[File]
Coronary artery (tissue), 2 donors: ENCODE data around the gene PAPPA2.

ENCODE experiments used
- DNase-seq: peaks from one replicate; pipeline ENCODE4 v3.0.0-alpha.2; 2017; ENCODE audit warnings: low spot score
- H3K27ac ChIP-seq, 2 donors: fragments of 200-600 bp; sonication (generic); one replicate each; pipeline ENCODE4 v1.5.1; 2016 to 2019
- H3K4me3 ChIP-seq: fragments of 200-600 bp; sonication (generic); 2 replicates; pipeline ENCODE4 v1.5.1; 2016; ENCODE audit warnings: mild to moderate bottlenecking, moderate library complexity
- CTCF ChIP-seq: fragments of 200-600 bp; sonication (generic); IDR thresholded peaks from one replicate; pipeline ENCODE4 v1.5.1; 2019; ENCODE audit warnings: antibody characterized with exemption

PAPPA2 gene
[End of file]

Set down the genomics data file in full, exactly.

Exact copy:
Coronary artery (tissue), 2 donors: ENCODE data around the gene PAPPA2.

ENCODE experiments used
- DNase-seq: peaks from one replicate; pipeline ENCODE4 v3.0.0-alpha.2; 2017; ENCODE audit warnings: low spot score
- H3K27ac ChIP-seq, 2 donors: fragments of 200-600 bp; sonication (generic); one replicate each; pipeline ENCODE4 v1.5.1; 2016 to 2019
- H3K4me3 ChIP-seq: fragments of 200-600 bp; sonication (generic); 2 replicates; pipeline ENCODE4 v1.5.1; 2016; ENCODE audit warnings: mild to moderate bottlenecking, moderate library complexity
- CTCF ChIP-seq: fragments of 200-600 bp; sonication (generic); IDR thresholded peaks from one replicate; pipeline ENCODE4 v1.5.1; 2019; ENCODE audit warnings: antibody characterized with exemption

PAPPA2 gene